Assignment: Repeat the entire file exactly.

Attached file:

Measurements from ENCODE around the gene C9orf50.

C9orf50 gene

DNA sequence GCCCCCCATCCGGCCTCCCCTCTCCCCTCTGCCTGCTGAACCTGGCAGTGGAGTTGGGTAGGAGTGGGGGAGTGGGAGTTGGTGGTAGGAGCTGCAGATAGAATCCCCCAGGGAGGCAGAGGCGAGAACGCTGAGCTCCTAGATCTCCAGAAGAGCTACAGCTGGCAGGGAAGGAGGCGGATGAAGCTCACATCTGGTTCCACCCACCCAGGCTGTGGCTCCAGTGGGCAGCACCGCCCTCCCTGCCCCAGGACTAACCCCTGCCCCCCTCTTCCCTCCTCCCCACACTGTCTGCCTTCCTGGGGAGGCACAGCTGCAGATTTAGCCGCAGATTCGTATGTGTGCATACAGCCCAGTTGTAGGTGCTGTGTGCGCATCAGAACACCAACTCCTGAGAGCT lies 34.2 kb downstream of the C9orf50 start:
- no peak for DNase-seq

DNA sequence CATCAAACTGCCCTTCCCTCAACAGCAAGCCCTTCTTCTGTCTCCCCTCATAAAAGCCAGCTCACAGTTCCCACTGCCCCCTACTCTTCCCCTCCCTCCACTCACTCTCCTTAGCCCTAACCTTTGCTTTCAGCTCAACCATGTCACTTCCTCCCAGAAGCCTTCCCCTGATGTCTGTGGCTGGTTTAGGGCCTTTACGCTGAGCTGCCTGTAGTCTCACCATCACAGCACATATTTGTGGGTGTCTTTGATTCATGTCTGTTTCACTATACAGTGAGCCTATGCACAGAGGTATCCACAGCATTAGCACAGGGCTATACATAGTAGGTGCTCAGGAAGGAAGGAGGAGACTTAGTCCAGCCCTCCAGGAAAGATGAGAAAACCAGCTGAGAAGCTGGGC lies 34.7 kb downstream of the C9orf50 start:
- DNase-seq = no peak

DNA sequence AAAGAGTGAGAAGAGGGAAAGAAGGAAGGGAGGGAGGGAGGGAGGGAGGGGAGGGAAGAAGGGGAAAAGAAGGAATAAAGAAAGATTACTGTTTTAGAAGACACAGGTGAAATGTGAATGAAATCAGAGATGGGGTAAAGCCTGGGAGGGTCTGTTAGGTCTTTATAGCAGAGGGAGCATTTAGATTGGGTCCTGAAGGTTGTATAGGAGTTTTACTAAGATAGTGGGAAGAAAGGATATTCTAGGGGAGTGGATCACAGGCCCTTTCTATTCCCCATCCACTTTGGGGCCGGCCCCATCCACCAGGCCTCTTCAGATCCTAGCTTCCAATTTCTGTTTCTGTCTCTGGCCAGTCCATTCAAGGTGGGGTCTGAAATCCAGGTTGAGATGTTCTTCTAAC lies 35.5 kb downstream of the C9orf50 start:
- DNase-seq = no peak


Measurements from ENCODE around the gene C9orf50.

C9orf50 gene

DNA sequence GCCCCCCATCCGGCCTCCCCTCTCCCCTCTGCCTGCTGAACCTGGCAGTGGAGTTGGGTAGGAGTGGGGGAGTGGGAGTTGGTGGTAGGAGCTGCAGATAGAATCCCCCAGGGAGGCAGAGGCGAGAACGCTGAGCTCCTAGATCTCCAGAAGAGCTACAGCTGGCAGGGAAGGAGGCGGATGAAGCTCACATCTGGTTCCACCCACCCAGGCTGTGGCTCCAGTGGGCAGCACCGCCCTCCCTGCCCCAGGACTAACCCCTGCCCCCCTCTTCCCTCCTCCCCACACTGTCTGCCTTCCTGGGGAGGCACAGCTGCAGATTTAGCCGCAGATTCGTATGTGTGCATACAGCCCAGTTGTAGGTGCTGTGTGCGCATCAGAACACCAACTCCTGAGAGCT lies 34.2 kb downstream of the C9orf50 start:
- no peak for DNase-seq

DNA sequence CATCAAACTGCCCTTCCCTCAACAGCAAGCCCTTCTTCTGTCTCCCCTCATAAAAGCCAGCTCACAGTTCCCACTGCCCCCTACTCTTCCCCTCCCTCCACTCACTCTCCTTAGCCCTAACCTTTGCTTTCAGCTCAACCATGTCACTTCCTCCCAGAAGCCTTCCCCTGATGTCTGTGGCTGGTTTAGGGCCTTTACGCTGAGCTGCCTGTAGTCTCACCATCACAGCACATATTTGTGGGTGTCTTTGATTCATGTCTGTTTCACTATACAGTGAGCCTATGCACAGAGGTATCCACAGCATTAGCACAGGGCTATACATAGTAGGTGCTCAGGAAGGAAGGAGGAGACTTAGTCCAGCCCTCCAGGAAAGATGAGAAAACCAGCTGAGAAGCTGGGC lies 34.7 kb downstream of the C9orf50 start:
- DNase-seq = no peak

DNA sequence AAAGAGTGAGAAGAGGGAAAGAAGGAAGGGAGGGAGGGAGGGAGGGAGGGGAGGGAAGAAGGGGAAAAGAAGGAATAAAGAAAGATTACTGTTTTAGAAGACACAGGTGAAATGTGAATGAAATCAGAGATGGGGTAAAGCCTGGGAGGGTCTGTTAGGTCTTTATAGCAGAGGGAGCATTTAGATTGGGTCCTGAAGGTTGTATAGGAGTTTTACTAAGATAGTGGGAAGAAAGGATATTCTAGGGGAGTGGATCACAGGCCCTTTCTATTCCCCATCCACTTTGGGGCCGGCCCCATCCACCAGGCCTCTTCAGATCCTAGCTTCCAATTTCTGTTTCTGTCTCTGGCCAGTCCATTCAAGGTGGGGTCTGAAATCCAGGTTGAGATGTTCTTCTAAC lies 35.5 kb downstream of the C9orf50 start:
- DNase-seq = no peak